Offshore Account Disclosure Basics – Part 2: The IRS’ 2012 Offshore Voluntary Disclosure Program (OVDP)
Reader’s note: the Offshore Voluntary Disclosure Program closed in September 2018. Individuals considering a voluntary disclosure of foreign account or asset noncompliance to the IRS should consider options including the Streamlined Foreign Offshore Procedures, the Streamlined Domestic Offshore Procedures, or (less-commonly) a non-program disclosure arguing reasonable cause as a defense to all penalties.
OVDP – A Chance for Tax Amnesty
The 2012 Offshore Voluntary Disclosure Program of the IRS is not a program that exists in the Tax Code. It was established administratively by the IRS to take advantage of the flood of disclosures by foreign banks, and speed up collection of revenue. Without the program, the IRS would have to contact each taxpayer, demand an audit, and then levy unpaid taxes, interest, the usual penalties for non-payment, any other penalties (the potentially-breathtaking ones), and also refer the case for prosecution. That would have been a time-consuming process, and the resulting revenue would have been slow to arrive.
Instead, the IRS decided on a “carrot and stick” approach that would appeal to most taxpayers with offshore accounts. If the taxpayer voluntarily came to the IRS, there would be no criminal prosecution. That is a huge motivator for most taxpayers. Another “carrot” is that the penalties are far less severe than those the IRS could collect if it went through the formal audit process. The “stick,” of course, is that not coming in voluntarily could and likely would carry much more severe consequences. As it stands, a taxpayer who voluntarily discloses such accounts will have to pay back taxes for six years, interest, and penalties. In most cases, the taxpayer will have some of the account left after paying all those levies.
In contrast, a taxpayer who waits for the IRS to schedule an audit could easily end up owing far more than the value of the account, and be facing (unlikely but possible) a criminal charge, trial and even imprisonment.
OVDP Ensures That Foreign Bank Accounts May Be Disclosed Without Criminal Risk
A taxpayer with such an account is eligible to participate as long as he/she makes the contact voluntary. Once the IRS has made an inquiry or a subpoena, the taxpayer is no longer making the disclosure voluntarily and is ineligible for the OVDP. Many taxpayers have used the OVDP once the foreign bank warned them that its US account holders were being requested by the IRS. It would behoove anyone with such an account to make an OVDP filing sooner, rather than waiting. Waiting to make contact could have disastrous consequences.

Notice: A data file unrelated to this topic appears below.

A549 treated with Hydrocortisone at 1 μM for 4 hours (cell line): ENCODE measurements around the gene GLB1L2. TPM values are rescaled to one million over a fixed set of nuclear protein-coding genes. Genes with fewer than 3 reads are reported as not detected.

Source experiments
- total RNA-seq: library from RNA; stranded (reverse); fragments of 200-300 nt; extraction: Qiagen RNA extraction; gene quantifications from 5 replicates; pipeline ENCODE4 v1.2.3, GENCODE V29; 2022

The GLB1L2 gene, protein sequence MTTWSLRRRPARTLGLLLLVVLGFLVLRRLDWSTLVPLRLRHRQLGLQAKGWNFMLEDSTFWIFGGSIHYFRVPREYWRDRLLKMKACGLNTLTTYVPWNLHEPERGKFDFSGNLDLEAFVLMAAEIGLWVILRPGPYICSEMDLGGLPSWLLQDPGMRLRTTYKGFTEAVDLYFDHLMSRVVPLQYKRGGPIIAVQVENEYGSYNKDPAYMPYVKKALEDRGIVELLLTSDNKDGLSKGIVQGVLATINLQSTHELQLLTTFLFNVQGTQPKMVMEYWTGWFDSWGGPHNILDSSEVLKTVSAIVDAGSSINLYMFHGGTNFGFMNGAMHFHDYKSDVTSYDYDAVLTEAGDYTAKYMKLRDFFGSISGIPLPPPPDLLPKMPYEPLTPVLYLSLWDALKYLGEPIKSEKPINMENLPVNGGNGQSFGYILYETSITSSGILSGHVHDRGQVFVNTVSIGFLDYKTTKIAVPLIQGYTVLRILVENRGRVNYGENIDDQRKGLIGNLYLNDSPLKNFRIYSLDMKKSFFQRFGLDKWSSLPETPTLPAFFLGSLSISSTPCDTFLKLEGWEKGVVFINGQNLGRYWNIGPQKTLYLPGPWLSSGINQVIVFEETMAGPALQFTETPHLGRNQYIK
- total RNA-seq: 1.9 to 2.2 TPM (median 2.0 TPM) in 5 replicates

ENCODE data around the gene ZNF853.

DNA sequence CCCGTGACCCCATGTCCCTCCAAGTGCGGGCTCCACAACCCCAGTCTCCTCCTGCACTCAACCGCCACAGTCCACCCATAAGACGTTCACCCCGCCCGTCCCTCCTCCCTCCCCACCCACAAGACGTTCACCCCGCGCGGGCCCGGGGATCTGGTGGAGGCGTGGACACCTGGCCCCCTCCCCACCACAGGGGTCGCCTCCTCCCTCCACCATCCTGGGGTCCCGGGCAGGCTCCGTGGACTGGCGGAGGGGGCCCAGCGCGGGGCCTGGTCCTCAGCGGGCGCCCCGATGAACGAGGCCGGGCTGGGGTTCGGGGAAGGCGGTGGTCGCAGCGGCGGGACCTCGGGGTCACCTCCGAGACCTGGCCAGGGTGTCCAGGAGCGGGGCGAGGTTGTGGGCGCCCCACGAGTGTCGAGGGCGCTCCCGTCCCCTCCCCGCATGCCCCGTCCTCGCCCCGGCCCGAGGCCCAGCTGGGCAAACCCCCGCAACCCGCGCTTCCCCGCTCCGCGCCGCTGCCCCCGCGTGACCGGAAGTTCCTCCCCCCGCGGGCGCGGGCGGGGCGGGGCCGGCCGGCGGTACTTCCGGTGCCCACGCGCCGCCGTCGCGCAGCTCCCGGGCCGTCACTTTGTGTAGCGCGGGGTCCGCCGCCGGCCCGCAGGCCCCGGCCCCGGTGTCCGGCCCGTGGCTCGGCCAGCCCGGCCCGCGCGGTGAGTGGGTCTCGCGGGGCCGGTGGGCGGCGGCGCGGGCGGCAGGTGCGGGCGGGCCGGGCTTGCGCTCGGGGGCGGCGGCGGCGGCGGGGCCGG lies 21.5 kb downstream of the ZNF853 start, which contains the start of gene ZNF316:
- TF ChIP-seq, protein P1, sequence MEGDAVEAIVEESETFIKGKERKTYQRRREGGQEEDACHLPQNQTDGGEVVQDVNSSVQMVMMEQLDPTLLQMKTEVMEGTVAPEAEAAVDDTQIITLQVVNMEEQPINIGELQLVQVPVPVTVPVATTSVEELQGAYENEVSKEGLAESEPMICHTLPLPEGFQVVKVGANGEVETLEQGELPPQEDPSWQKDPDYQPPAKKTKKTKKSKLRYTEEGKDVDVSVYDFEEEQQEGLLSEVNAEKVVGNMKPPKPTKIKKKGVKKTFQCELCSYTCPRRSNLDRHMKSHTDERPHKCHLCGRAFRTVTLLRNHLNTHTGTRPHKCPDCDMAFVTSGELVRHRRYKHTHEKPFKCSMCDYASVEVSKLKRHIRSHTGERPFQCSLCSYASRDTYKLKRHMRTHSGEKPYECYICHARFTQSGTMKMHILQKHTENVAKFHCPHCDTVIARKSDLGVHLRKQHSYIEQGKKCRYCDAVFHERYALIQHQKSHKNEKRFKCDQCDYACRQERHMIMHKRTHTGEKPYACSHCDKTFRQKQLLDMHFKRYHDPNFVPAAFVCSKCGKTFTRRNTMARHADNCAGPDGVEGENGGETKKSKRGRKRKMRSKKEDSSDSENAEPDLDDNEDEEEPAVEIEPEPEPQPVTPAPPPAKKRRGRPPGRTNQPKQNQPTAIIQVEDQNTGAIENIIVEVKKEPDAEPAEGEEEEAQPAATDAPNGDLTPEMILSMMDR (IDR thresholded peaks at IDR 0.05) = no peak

Your OVDP Tax Attorney Will Review Whether Opt-Out Will Give You Better Results
There is some possible additional relief for certain taxpayers in the OVDP where a case can be made that the conduct of the taxpayer was not willful. Generally, the IRS assumes that taxpayers who failed to disclose ownership or control of a foreign account in Part III of Schedule B of the annual Form 1040 did so knowingly and willfully. But that isn’t applied in all cases, and the penalties can be far less severe if the IRS can be convinced that the omission was not willful. There is also the matter of the requirement to file the Foreign Bank Account Report (FBAR). Only if the total value of all foreign accounts was below $10,000, can you avoid the legal requirement to make those disclosures.
OVDP Is More Than Paperwork and Fines – Choose a Skilled OVDP Tax Attorney As Your Guide
For a taxpayer with a fairly uncomplicated situation involving an offshore account, doing a voluntary filing under OVDP might seem to be a simple matter, and something that could be done by the taxpayer and/or the taxpayer’s accountant. After all, the filing of tax returns each year usually does not require the services and advice of an attorney. It must be noted that annual returns are a routine activity, and that OVDP is definitely not routine. Trying to utilize the OVDP without expert advice is fraught with pitfalls, and real, expert advice and assistance is mandatory, even if the amounts seem relatively small. An attorney can assist in seeking relief from the IRS. You need to consult with an attorney who specializes in these filings before you do anything else.
To finish our three-part series, you can move forward to Offshore Account Disclosure Basics – Part 3: Why You Should Hire a Tax Attorney to Guide You Through OVDP.
For US individuals with an undisclosed foreign account, now is the time for action. Call (415) 745-1924 to speak immediately with experienced Offshore Voluntary Disclosure Program tax attorney Andrew L. Jones. You will receive an immediate, free, thorough, and completely confidential consultation. We are available by phone nationwide or in person at your choice of 6 different offices throughout California. We answer your calls from 9 am-9 pm PST, 7 days a week. After hours, please leave a message or visit our contact form and we will reply the next morning.
Attorney Andrew L. Jones practices in tax law, business law, and estate planning from offices in San Francisco, Palo Alto, Walnut Creek, Los Angeles, Irvine, and San Diego. Jones received his J.D. and LL.M. in Taxation from Loyola Law School, and posts regular updates and analysis on OVDI and OVDP at www.AndrewLJones.com. He can be reached at Google+.